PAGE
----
CaseCruncher Alpha, a legal inquiry scoring system, has proven more accurate in dealing with real claims than the top 100 private lawyers in London. The competition was informal and was intended to assess the effectiveness of a new tool based on artificial intelligence.
AI and human lawyers were given a relatively simple task: based on real data on disputed payments, to assess the likelihood of success when filing a claim under the payment insurance system. In total, 775 predictions were made on each side and the AI accuracy was 86.6%, while in humans it did not exceed 66.3%. For those who want to order a legal service, this is a significant and obvious difference.
As a result of the competition, the BBC journalists raised the topic: whether in the coming years AI will replace junior clerks in law offices who are mainly involved in processing statistical information. The answer is no, but I really want to. Machines are guaranteed to outperform humans if the problem statement includes an "exact answer", but they are not able to independently revise the conditions of the problem and think flexibly. But most of the small employees do extremely boring, routine work and, in addition, very slowly.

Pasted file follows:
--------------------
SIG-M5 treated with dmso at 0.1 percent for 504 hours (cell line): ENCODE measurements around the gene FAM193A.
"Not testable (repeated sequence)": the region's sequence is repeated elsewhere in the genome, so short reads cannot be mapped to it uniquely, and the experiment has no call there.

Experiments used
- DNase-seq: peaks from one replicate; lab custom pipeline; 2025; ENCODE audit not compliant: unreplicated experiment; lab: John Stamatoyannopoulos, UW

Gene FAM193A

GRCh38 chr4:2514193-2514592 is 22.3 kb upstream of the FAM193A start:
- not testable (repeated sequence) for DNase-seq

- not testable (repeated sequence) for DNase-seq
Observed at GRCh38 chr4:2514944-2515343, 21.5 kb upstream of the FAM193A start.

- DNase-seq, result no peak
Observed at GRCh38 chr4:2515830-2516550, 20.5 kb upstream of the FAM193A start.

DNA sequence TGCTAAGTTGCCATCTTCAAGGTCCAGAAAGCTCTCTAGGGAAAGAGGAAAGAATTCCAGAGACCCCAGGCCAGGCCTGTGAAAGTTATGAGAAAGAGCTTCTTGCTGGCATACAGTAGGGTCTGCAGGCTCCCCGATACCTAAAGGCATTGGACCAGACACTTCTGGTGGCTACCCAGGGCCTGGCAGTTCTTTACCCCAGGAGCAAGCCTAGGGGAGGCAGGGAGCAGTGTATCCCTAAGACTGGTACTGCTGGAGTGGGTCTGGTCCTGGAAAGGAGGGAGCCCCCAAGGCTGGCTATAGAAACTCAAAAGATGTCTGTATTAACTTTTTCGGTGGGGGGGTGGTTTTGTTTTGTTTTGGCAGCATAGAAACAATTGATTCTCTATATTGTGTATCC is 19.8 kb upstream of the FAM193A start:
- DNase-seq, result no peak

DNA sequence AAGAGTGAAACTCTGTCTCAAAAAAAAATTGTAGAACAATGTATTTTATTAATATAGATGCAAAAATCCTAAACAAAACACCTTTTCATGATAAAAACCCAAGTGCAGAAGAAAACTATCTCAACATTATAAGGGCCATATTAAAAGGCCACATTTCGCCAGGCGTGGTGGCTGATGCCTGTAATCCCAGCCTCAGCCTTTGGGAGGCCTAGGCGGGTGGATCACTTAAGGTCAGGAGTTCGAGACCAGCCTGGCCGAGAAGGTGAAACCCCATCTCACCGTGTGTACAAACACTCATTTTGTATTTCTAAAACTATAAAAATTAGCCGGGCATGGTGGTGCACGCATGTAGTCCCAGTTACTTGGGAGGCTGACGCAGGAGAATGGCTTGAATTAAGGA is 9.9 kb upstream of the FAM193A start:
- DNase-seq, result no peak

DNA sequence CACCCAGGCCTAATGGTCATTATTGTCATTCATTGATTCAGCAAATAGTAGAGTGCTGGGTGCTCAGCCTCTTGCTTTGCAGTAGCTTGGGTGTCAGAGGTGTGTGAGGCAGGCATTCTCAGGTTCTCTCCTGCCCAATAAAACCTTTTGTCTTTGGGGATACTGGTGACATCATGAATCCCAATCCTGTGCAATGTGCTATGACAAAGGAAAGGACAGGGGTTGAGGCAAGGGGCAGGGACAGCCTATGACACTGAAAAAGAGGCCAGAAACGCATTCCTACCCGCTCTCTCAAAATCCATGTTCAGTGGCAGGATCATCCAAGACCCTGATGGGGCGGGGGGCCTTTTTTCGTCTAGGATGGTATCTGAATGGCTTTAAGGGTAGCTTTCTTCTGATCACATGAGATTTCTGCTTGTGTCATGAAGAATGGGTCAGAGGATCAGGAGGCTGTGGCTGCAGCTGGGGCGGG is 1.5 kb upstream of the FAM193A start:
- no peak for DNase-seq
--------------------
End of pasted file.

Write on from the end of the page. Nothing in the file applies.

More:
CaseCruncher Alpha is the brainchild of three Cambridge University students, Joseph Marushak, Rebecca Agliolo and Ludwig Bull. It is noteworthy that they all study at the Faculty of Law and do not have deep knowledge of IT. Initially, they designed a chatbot for quick answers to typical questions about lawsuits, but then they extended the algorithm and adapted it to analyze rather complex cases.